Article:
Kids are going to sympathize with Lucy in all sorts of ways. I sympathized with her and really wanted to have a heart to heart with her parents on how unreasonable they are at times. Even when I knew they were right. That is how well Shang conveyed Lucy's emotions. Lucy has all the genuine feelings, frustrations, joys, and concerns of any typical sixth grade girl. There is a boy she likes but is content to sneak looks at. She is afraid of falling on the wrong side of her school's golden girl, who is a mean bully. She feels like her parents don't understand her or care about her feelings at all. There is an element in her story of warring culture. She is a Chinese-American and the American part wins over the Chinese part in many of her choices. Unlike her "perfect" older sister who speaks fluent Chinese and has learned all she can about the culture. This is conveyed with a light touch and, while probably the most element of Wendy's story, never becomes tired or trite.

Then there is Yi Po's story which the teacher/mom in me likes best about the book. There is a scene toward the end where Yi Po is recounting a moment from her childhood. A moment that took place during China's Cultural Revolution. It is a heart wrenching story and is told in such a way that it draws the reader in and manages to educate them on a very important time in Chinese (and therefore World) History at the same time.  As most people probably manage to graduate high school without ever hearing about the Cultural Revolution this is a very good thing indeed. It is not the main reason to read the book though, only an added benefit.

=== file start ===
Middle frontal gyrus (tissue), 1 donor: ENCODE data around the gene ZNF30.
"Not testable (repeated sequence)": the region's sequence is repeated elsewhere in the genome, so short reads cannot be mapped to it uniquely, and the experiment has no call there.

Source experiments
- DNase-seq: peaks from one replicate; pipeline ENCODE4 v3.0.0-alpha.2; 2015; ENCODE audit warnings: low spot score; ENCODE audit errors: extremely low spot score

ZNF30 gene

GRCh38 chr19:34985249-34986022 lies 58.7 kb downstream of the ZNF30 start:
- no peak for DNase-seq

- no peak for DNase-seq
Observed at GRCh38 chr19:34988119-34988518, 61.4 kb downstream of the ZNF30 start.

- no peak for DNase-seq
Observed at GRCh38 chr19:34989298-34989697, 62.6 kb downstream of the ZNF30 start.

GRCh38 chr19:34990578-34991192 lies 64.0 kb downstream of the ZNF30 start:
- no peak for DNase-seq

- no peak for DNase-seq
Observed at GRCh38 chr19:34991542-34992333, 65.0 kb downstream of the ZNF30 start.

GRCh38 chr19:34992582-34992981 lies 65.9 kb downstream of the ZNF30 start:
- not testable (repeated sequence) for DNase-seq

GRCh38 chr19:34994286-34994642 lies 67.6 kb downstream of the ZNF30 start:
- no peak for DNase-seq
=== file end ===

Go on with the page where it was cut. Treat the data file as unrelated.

The ending was a little too neat and tidy, all loose ends tied up in a pretty bow with curly ribbons, for my taste. But I am a cynical grown up. I can see a kid eating it up because that is the way they want similar situation in their own lives to end. I highly recommend this book to anyone looking for a good contemporary MG novel.